I do not wish to suggest that there have been no counter discourses at the institutional level which seek to protect the rights of marginal communities. The United Nations convened the first World Conference on the Rights of Indigenous Peoples which was held from September 22 to 23, 2014 and the United Nations General Assembly subsequently adopted the outcome document of this conference. While the World Conference represents the “universal recognition [in theory] of the rights of Indigenous peoples at the international level, and the increasingly nuanced approach by States to the particular challenges faced…” as pertains to land rights, critics argue that such acknowledgements are ineffective in protecting indigenous human rights in the face of conservationism. For example, in Eastern Tanzania, members of the Uvinje are expecting to be forcibly removed from their traditional lands and waters due to the expansion of Saadani National Park which was created in the 1960s as a game reserve and national park. In Kenya, Roe and Jonas remind us that, despite “winning their case, the Endorois people have yet to enjoy their rights, and continue their struggle against a long-running injustice perpetrated in the name of conservation.”
While the issue of deprivation and violation of indigenous land rights is not unique to Africa, the land policies of colonial and post-colonial African states provide a prism through which to interrogate the universality of “human rights” discourse, especially in relation to land – a finite and deeply contested means of production. As seen through the Tanzania case and the historical backdrop of Rhodesian colonial policy, human rights have been subsumed by the primacy of property rights and capital, both clothed in the seemingly benign capes of conservationism, investment and tourism. The Maasai people face forced removal and restricted access to land which has sustained their livelihoods for generations and which is an integral part of their identity.
Both the colonial and post-colonial African states have championed “modernity” and within it, policies which erase African communities from the landscape, discursively and physically. This is illustrative of contradictions in human rights discourse and suggests that in practice, human rights are not “universal” at all.
In conclusion, Mutua puts it well, “The Universal declaration of Human Rights (UDHR), the grandest of all human rights documents, endows the struggle between good and evil with historicity in which the defeat of the latter is only possible through human rights…. [A] valid critique must first acknowledge that the human rights movement … is a bundle of contradictions.”
Klose, Fabian. Human Rights in the Shadow of Colonial Violence, 2013.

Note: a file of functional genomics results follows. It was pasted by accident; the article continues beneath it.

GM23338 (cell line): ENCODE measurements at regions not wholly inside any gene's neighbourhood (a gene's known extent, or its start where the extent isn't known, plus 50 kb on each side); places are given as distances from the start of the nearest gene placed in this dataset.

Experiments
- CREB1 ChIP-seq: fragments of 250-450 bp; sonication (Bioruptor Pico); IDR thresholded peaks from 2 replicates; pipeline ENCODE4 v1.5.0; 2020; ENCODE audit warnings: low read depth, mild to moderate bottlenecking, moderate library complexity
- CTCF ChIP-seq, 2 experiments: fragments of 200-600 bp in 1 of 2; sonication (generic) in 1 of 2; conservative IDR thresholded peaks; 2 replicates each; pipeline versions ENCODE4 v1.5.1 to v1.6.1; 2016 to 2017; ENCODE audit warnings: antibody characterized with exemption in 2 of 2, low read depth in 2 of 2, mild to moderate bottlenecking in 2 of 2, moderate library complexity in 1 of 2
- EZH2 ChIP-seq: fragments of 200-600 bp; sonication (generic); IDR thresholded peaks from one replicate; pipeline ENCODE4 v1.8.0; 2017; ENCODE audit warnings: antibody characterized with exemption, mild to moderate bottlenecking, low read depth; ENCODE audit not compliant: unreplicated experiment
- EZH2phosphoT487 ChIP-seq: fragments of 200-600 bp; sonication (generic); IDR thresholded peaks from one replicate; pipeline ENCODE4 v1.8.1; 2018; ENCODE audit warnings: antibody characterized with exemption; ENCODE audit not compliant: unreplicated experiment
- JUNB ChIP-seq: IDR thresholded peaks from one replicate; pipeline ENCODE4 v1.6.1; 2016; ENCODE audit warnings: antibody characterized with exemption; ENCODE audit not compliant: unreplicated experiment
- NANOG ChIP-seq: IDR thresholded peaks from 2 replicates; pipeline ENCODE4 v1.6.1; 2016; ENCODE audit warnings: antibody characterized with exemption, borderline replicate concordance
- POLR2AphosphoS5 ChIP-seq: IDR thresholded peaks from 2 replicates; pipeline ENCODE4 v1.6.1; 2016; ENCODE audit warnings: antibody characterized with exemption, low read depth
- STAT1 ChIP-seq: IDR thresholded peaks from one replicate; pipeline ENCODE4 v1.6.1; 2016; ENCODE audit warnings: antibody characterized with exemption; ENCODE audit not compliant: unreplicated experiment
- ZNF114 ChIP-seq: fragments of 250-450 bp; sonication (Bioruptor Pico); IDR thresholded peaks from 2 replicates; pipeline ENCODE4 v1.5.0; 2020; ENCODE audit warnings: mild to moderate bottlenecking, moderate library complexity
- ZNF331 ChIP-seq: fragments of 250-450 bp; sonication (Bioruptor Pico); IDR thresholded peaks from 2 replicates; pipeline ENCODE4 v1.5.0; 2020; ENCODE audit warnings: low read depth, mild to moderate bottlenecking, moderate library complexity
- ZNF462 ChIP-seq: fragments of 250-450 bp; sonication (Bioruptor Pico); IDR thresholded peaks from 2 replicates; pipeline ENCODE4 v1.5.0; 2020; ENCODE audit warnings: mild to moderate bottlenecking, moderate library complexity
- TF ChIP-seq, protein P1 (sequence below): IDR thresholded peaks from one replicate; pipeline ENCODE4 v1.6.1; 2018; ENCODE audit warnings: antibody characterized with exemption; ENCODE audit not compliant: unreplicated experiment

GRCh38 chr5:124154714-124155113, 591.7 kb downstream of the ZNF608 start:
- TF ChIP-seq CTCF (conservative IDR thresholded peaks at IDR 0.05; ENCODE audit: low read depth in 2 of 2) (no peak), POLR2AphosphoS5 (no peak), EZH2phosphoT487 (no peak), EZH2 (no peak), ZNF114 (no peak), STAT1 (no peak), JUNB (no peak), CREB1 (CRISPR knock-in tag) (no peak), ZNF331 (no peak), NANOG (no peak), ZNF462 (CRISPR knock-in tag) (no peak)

Mazower, Mark. No Enchanted Place: The End of Empire and the Ideological Origins of the United Nations, 2009.
Mutua, Makau. Human Rights: A Political and Cultural Critique, 2002.
Ocheje, Paul. “In the Public Interest”: Forced Evictions, Land Rights and Human Development in Africa,” Journal of African Law, Volume 51 (2), 2007.
Ranger, Terence. Voices from the Rocks: Nature, Culture and History in the Matopos Hills of Zimbabwe, 1999.
Scoones, Ian (et al.). Zimbabwe’s Land Reform: Myths and Realities, James Currey, 2010.
Roe, Dilys and Harry Jonas. “An End to Unjust Conservation,” November 16, 2014. (Website Accessed December 10, 2014).
*Recently, the First Lady of Zimbabwe, Grace Mugabe was accused of evicting villagers from land in order to build her own wildlife sanctuary and national park for profit.Also, see the controversy over land in the Save Conservancy where villagers were reportedly displaced in order to allow conservationism and private investment in hunting/ecotourism.
** See Scoones (2010), which looks at Zimbabwe’s land policy from the 1997 shift from a willing- seller and willing-buyer policy, to an accelerated redistribution program with compulsory acquisition— and the ensuing debates. In 2000, Zimbabwe’s government of President Robert Mugabe embarked on a controversial and fast-track land reform policy which he justified as a bid to redistribute land to historically marginalized black farmers. However, land that was designated for conservation by previous colonial Rhodesian governments has remained largely unchanged in post-independent Zimbabwe. National Parks (albeit suffering neglect due to state decline) have remained a significant source of tourist revenue. Zimbabwe’s government has been consistent in its quest for “investment,” profit and the exploitation of nature and wildlife for tourism revenue. Notably, this is similar to the reason proffered by Tanzania’s government in regards to the land surrounding the Serengeti.